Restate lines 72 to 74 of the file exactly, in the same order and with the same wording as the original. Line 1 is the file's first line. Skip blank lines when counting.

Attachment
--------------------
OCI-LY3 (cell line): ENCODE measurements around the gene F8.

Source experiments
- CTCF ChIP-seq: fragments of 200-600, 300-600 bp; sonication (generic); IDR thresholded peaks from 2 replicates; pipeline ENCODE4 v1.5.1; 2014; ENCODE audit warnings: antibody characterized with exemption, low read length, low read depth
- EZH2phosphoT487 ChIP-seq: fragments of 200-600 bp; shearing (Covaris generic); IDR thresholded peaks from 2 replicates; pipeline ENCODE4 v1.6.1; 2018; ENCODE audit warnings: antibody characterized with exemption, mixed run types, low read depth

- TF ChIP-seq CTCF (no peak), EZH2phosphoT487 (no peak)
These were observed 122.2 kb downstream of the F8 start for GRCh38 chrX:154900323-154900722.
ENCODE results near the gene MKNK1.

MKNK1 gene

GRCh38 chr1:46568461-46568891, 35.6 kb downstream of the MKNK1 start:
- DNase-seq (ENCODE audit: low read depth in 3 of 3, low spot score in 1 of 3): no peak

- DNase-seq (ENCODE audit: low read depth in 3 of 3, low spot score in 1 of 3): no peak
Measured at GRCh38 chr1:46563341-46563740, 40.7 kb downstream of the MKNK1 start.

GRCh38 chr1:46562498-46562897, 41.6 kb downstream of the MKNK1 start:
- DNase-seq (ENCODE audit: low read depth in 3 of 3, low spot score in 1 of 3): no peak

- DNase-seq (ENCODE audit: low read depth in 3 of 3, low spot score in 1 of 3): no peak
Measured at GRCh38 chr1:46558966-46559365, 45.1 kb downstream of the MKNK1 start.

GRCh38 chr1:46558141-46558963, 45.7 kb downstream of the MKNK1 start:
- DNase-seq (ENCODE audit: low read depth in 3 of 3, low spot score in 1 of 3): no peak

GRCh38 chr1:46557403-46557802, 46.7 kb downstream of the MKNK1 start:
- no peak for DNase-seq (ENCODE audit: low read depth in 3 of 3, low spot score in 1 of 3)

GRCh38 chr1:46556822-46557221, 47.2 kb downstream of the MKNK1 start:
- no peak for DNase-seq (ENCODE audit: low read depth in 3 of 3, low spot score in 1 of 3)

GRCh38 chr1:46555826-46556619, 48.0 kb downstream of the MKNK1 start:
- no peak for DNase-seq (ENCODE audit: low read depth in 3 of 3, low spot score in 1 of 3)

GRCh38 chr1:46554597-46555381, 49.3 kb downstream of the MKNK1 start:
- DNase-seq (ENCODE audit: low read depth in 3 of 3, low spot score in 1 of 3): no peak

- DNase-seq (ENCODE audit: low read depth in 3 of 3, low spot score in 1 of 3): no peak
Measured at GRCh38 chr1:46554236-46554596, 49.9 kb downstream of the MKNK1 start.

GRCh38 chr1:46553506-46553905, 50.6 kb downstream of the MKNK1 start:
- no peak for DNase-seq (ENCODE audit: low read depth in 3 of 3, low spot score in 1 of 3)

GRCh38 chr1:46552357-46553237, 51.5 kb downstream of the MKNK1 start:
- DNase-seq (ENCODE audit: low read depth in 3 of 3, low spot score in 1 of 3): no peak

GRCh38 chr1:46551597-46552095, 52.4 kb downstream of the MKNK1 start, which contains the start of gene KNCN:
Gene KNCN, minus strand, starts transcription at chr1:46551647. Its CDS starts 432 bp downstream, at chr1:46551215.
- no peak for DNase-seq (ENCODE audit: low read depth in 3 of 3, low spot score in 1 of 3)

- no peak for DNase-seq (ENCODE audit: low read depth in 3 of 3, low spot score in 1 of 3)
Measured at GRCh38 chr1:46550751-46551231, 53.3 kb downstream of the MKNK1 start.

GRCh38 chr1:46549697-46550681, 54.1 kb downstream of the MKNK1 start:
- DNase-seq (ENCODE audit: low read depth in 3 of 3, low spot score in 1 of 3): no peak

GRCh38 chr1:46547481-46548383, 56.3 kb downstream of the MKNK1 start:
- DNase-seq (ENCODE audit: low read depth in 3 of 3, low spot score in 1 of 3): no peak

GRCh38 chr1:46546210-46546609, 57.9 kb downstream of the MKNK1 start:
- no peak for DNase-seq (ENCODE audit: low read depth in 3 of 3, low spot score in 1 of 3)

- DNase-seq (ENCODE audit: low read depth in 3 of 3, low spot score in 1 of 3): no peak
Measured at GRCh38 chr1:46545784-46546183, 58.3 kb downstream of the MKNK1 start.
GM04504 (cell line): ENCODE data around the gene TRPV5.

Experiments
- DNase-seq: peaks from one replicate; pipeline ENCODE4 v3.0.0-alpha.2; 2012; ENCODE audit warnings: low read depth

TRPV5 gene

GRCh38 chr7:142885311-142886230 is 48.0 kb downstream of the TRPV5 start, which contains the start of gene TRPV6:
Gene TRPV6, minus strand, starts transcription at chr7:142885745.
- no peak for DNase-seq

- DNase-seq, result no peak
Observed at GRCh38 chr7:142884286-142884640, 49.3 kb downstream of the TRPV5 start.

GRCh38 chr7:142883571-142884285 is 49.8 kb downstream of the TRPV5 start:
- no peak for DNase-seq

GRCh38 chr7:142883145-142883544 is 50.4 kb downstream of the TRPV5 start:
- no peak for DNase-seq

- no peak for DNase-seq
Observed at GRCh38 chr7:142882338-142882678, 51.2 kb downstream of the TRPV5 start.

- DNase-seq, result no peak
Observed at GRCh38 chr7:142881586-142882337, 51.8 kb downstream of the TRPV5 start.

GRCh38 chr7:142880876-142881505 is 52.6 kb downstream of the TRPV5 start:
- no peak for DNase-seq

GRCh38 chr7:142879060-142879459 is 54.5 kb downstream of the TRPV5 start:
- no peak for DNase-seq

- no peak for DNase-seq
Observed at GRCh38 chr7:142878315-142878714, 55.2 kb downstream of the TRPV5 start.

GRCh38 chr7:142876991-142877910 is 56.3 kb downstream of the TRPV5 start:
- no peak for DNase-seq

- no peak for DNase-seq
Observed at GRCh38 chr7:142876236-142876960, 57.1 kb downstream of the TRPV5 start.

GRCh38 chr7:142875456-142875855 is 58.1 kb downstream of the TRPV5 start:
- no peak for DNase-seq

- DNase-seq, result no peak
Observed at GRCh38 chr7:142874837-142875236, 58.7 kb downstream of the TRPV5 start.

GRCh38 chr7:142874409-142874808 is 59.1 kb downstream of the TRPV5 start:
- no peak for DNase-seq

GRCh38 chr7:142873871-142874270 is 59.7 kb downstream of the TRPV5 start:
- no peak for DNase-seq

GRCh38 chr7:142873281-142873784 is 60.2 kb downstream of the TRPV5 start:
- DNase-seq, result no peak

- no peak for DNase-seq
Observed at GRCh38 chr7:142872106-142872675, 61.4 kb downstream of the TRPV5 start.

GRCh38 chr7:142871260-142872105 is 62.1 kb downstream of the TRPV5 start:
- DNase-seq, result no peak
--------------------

Observed at GRCh38 chr7:142876236-142876960, 57.1 kb downstream of the TRPV5 start.

GRCh38 chr7:142875456-142875855 is 58.1 kb downstream of the TRPV5 start:
- no peak for DNase-seq